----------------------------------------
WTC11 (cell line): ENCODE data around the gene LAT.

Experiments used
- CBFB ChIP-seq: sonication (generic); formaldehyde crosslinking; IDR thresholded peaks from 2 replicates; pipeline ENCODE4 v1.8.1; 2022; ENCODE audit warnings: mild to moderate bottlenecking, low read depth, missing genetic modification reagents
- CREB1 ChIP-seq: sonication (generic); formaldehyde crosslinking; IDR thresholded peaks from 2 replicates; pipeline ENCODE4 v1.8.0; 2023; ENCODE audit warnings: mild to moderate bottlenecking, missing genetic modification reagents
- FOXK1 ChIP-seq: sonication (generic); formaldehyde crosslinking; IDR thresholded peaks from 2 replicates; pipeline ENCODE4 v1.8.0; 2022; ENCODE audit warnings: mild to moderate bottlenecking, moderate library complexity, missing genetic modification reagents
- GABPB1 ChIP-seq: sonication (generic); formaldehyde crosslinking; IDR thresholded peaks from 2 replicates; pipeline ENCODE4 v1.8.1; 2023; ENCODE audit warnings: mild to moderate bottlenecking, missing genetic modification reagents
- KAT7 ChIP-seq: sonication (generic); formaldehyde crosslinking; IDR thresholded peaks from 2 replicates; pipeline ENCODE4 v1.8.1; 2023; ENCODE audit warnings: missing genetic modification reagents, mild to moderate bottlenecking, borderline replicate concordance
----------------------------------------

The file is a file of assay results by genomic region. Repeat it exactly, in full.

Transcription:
WTC11 (cell line): ENCODE data around the gene LAT.

Experiments used
- CBFB ChIP-seq: sonication (generic); formaldehyde crosslinking; IDR thresholded peaks from 2 replicates; pipeline ENCODE4 v1.8.1; 2022; ENCODE audit warnings: mild to moderate bottlenecking, low read depth, missing genetic modification reagents
- CREB1 ChIP-seq: sonication (generic); formaldehyde crosslinking; IDR thresholded peaks from 2 replicates; pipeline ENCODE4 v1.8.0; 2023; ENCODE audit warnings: mild to moderate bottlenecking, missing genetic modification reagents
- FOXK1 ChIP-seq: sonication (generic); formaldehyde crosslinking; IDR thresholded peaks from 2 replicates; pipeline ENCODE4 v1.8.0; 2022; ENCODE audit warnings: mild to moderate bottlenecking, moderate library complexity, missing genetic modification reagents
- GABPB1 ChIP-seq: sonication (generic); formaldehyde crosslinking; IDR thresholded peaks from 2 replicates; pipeline ENCODE4 v1.8.1; 2023; ENCODE audit warnings: mild to moderate bottlenecking, missing genetic modification reagents
- KAT7 ChIP-seq: sonication (generic); formaldehyde crosslinking; IDR thresholded peaks from 2 replicates; pipeline ENCODE4 v1.8.1; 2023; ENCODE audit warnings: missing genetic modification reagents, mild to moderate bottlenecking, borderline replicate concordance